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of the utility of any act the agent could choose, even if she knew that the
actual state was s . The minimax-regret decision rule orders acts by their
regret; the 'best' act is the one that minimises regret. Intuitively, this rule is
trying to minimise the regret that an agent would feel if she discovered what
the situation actually was: the 'I wish I had chosen a instead of a ' feeling.
Despite having been used in decision making for over 50 years, up until
recently, there was little work on applying regret minimisation in the context
of game theory. Rather than giving formal definitions here, I explain how
regret can be applied in the context of the traveller's dilemma. For ease of
exposition, I restrict attention to pure strategies.
The acts for each player are that player's pure strategy choices; the states
are the other player's pure strategy choices. Each act-state pair is then just a
strategy profile; the utility of the act-state pair for player i is just the payoff
to player i of the strategy profile. Intuitively, each agent is uncertain about
what the other agent will do, and tries to choose an act that minimises his
regret, given that uncertainty.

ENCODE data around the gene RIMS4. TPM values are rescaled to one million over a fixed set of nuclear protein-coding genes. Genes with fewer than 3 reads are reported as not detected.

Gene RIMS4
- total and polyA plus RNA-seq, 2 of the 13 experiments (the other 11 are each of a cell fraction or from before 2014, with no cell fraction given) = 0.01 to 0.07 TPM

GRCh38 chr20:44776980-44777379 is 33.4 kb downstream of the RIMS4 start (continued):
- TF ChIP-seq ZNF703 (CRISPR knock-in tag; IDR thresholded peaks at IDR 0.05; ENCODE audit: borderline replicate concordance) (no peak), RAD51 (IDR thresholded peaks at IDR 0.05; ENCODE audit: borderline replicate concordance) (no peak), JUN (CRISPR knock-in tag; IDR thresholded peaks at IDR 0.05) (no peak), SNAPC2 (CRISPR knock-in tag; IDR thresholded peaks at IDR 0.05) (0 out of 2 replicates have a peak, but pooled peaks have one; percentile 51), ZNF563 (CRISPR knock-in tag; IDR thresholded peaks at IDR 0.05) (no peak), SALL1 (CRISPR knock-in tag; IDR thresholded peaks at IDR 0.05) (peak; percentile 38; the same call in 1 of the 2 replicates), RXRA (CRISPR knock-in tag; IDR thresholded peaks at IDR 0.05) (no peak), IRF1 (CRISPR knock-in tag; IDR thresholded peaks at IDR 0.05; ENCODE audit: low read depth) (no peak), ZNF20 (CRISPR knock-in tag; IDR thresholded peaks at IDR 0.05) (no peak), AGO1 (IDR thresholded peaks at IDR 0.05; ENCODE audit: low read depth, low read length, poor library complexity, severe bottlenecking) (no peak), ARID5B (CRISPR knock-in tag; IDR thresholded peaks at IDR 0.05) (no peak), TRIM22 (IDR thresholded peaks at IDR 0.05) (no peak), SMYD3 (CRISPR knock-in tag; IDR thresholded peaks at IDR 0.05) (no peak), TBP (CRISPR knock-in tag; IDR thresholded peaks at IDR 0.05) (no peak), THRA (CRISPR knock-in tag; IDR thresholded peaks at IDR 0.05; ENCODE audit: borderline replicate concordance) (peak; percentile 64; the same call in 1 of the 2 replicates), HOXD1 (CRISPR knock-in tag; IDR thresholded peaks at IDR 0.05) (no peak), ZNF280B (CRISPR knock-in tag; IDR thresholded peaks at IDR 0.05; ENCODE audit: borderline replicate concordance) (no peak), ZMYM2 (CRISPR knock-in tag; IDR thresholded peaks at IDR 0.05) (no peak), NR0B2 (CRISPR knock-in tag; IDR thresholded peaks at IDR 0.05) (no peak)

It is easy to see that, if the penalty/reward p is such that 2
then the acts that minimise regret are the ones in the interval [100
2 p, 100];
the regret for all these acts is 2 p
1. For if player 1 asks for an amount
2 p, 100] and player 2 asks for an amount m
m , then the payoff
to player 1 is at least m
p , compared to the payoff of m + p
1 (or just
m if m = 2) that is achieved with the best response; thus, the regret is at
most 2 p
1 in this case. If, instead, player 2 asks for m >m , then player 1
gets a payoff of m + p , and the best possible payoff in the game is 99 + p ,so
his regret is at most 99
2 p
1. On the other hand, if player 1 chooses
m< 100
2 p , then his regret will be 99
m> 2 p
1 if player 2 plays 100.
This proves the claim. If p
50, then the unique act that minimises regret
is asking for $2.
Suppose that 2
49. Applying regret minimisation once suggests
using a strategy in the interval [100
2 p, 100]. But we can iterate this
process. If we assume that both players use a strategy in this interval, then
the strategy that minimises regret is that of asking for $(100 2 p + 1). A
straightforward check shows that this has regret 2 p − 2; all other strategies
have regret 2 p − 1. If p = 2, this approach singles out the strategy of asking
for $97, which was found to be the best strategy by Becker, Carter, and
Naeve [2005]. As p increases, the act that survives this iterated deletion
process goes down, reaching 2 if p
50. This matches (qualitatively) the
findings of Capra et al. [1999]. (Capra et al. actually considered a slightly
different game where the minimum bid was p (rather than 2). If we instead
consider their version of the game, we get an even closer qualitative match
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